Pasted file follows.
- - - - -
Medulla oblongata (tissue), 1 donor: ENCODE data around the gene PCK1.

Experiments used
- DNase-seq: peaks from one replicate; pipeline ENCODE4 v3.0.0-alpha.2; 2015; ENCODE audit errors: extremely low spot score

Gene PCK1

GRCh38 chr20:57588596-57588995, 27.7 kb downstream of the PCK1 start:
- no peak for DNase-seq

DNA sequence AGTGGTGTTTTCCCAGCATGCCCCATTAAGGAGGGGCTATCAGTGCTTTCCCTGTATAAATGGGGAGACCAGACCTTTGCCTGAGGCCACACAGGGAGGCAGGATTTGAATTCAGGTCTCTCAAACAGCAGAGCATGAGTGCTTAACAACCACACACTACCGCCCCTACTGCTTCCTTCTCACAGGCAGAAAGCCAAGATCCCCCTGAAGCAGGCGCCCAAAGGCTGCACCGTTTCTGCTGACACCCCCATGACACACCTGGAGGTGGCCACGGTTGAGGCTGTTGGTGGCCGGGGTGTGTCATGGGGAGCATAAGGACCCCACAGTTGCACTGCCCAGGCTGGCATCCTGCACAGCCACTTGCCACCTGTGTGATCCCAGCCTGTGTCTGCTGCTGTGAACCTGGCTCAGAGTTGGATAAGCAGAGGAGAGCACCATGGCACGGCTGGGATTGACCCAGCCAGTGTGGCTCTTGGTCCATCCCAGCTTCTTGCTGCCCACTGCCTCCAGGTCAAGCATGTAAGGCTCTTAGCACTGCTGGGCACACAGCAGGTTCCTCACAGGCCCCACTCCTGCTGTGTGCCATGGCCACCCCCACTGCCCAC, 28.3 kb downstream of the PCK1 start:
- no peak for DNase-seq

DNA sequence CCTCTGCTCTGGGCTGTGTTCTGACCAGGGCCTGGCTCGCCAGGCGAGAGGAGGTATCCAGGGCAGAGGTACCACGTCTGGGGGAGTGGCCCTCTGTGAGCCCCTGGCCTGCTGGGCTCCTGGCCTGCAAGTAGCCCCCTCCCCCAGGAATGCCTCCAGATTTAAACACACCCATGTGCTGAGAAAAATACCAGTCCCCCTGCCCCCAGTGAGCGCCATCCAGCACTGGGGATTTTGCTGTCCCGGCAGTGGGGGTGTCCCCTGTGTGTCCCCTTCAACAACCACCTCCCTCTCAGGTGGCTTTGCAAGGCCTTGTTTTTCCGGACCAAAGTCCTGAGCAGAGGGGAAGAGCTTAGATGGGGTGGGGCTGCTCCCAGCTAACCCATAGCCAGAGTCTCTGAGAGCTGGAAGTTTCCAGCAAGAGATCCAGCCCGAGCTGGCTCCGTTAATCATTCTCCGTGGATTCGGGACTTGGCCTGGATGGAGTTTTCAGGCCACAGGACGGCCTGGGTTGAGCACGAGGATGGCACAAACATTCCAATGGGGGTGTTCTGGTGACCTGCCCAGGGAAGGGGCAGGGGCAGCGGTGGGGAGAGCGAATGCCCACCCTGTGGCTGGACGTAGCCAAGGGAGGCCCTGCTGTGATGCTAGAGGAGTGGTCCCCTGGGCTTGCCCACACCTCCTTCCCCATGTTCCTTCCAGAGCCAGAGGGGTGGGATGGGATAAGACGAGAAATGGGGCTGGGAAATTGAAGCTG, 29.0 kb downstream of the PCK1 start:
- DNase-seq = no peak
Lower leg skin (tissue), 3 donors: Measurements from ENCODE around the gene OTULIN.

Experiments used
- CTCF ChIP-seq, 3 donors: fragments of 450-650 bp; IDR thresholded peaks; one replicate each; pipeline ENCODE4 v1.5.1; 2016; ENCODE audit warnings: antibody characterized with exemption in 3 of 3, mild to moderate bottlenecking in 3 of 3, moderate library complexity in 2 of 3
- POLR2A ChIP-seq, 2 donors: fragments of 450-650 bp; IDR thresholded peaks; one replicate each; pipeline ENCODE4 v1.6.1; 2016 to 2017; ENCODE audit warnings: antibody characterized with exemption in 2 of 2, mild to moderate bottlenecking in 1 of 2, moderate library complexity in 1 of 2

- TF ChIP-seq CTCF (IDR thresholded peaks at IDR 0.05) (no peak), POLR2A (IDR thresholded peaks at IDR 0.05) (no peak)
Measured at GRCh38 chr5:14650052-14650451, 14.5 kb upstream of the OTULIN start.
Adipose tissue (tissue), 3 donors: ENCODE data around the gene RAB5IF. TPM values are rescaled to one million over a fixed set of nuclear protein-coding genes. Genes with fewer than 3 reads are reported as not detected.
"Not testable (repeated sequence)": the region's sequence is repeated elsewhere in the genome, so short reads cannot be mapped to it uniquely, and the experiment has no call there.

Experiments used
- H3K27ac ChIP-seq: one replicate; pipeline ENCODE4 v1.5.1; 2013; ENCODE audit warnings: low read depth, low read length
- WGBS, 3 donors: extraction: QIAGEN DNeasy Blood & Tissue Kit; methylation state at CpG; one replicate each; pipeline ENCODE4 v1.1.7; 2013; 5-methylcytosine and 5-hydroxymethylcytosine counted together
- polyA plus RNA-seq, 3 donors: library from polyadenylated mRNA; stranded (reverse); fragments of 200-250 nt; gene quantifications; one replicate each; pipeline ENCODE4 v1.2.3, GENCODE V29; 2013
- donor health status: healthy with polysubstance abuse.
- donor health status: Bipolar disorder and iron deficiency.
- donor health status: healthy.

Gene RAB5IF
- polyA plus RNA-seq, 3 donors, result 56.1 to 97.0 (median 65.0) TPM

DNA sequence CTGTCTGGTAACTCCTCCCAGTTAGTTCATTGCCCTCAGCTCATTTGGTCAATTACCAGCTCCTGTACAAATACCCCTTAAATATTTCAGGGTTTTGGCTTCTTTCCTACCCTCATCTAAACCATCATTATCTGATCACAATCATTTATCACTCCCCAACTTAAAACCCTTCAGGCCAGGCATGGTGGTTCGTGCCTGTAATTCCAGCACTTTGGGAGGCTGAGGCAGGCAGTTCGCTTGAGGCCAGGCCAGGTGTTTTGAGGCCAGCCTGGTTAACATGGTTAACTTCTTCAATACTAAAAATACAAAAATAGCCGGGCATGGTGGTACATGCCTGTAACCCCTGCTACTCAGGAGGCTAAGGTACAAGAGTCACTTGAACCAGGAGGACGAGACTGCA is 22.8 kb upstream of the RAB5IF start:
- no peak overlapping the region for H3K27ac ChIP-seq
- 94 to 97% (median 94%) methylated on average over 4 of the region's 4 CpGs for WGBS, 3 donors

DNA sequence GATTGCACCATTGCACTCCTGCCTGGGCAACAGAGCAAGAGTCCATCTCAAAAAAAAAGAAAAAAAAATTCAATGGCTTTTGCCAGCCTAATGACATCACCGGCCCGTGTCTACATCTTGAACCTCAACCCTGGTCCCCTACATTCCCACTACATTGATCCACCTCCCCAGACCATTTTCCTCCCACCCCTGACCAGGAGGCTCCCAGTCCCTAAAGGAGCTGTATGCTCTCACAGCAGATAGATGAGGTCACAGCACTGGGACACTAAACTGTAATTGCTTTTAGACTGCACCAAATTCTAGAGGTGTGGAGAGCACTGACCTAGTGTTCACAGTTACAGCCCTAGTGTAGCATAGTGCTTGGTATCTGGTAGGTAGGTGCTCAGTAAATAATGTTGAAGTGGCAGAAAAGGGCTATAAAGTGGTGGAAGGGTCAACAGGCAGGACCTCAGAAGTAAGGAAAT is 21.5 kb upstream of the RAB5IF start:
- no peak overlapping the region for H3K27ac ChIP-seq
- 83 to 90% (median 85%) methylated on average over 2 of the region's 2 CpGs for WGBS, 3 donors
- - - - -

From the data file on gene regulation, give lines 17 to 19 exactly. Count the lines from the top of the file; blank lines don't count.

Adipose tissue (tissue), 3 donors: ENCODE data around the gene RAB5IF. TPM values are rescaled to one million over a fixed set of nuclear protein-coding genes. Genes with fewer than 3 reads are reported as not detected.
"Not testable (repeated sequence)": the region's sequence is repeated elsewhere in the genome, so short reads cannot be mapped to it uniquely, and the experiment has no call there.

Experiments used